When we captured the images, we adjusted the laser power so that the fluorescence would be barely under the saturation level for each Z-plane and kept the image acquisition conditions equal across all the Z-planes. For each channel, we then calculated the mean and the SD of all (i.e., 1,024 × 1,024) the intensities and linearly normalized the original pixel intensities in each Z-plane image between the mean + the SD and the mean − the SD.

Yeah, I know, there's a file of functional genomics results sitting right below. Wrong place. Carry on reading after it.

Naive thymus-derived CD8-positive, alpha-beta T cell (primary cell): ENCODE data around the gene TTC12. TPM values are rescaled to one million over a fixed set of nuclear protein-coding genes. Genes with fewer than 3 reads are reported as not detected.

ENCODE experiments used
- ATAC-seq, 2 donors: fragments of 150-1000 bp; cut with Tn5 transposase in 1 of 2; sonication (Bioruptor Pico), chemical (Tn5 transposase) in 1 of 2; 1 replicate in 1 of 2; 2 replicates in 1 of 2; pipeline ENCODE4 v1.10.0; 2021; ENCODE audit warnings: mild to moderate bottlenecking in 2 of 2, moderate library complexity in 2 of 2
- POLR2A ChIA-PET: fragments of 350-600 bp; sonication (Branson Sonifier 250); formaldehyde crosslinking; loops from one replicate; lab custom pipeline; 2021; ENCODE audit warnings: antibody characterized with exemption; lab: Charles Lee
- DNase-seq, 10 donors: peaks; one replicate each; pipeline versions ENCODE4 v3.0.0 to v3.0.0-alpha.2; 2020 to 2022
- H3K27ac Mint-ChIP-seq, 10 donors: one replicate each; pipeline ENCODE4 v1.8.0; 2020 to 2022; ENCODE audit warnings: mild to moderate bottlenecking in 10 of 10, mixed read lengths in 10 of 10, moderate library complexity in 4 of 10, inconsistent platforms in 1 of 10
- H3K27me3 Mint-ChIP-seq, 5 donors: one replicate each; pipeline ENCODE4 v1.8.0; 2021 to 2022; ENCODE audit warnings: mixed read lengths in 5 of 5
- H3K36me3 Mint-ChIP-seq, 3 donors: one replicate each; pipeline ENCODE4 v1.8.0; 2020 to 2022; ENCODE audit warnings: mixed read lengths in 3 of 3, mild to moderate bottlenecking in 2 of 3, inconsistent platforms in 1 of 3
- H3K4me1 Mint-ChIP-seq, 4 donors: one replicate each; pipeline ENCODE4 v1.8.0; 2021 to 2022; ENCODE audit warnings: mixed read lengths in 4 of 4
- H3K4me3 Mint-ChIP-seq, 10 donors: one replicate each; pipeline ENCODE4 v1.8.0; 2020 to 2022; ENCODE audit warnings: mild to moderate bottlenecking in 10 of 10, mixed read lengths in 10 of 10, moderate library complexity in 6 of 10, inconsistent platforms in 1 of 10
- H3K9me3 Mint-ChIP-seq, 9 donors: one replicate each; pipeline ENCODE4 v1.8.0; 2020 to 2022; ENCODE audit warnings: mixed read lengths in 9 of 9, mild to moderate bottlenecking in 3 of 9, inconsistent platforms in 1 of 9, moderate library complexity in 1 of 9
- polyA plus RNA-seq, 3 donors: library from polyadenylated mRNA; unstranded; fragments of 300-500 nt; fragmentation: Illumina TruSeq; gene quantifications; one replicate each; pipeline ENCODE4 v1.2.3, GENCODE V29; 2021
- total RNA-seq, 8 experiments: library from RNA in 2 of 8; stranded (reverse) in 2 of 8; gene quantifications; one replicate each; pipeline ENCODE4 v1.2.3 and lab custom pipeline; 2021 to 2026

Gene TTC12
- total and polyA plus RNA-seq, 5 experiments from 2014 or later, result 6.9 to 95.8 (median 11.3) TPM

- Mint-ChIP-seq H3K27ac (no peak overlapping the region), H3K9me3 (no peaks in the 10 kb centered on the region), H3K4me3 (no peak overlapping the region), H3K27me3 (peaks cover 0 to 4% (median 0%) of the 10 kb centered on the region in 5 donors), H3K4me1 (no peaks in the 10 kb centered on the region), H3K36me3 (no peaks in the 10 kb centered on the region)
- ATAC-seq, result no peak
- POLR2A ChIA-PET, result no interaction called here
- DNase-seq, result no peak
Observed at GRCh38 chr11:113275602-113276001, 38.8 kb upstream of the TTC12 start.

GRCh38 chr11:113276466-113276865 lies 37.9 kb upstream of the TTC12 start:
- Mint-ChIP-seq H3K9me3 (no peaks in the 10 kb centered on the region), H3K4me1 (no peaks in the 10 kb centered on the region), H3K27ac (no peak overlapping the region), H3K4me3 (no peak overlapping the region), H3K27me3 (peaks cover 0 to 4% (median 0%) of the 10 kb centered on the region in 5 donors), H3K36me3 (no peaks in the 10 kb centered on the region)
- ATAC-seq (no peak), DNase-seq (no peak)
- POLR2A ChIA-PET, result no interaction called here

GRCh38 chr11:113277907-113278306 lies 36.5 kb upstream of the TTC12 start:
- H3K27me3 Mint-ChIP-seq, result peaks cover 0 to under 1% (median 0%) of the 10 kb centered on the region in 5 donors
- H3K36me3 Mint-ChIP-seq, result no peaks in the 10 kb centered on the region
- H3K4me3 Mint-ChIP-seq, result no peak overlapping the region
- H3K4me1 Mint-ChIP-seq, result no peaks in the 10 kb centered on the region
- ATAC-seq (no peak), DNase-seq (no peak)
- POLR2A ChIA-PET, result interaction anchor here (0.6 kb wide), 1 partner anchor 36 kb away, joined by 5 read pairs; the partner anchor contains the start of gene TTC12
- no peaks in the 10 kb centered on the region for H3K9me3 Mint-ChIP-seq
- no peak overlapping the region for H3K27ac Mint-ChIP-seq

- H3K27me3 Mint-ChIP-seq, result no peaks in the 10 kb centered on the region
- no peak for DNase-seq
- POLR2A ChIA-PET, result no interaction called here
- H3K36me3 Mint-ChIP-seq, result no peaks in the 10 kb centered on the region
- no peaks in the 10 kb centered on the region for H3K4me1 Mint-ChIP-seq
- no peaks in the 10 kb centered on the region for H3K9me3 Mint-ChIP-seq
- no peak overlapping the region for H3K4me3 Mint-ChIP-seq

Since the neurons in the neocortex are tightly packed, multiple cells were considered as a single ROI (Figure 2B, left). For a given misestimated ROI, we first eroded the contour of the ROI to separate it into multiple plots, which were subsequently regarded as new ROIs. We then dilated them back to their original sizes using custom-written Python scripts, and the separated ROIs were discarded if they were smaller than 180 pixels2 in size. Note that this erosion-dilation algorithm affected only the size of the ROIs and that the pixels of the original image were never modified. These processes allowed almost every ROI to contain a single cell (Figure 2B, right). From the original (1024 × 1024 pixels) image, rectangular cell images were cropped out to tightly enclose the corresponding ROI and manually annotated by three independent skilled professionals with the aid of images with three channels (i.e., GAD67, NeuN, and Nissl). Annotations by any given pair of two professionals were significantly related for S1 (χ2 = 1211.26, P = 6.54 × 10–265, df = 1 (experimenter 1 vs. experimenter 2); χ2 = 1385.32, P = 9.74 × 10–303, df = 1 (experimenter 1 vs. experimenter 3); χ2 = 641.59, P = 4.52 × 10–141, df = 1 (experimenter 2 vs. experimenter 3)) and M1 (χ2 = 1211.25, P = 6.54 × 10–265, df = 1 (experimenter 1 vs. experimenter 2); χ2 = 1218.93, P = 4.69 × 10–267, df = 1 (experimenter 1 vs. experimenter 3); χ2 = 560.22, P = 7.54 × 10–124, df = 1 (experimenter 2 vs. experimenter 3)).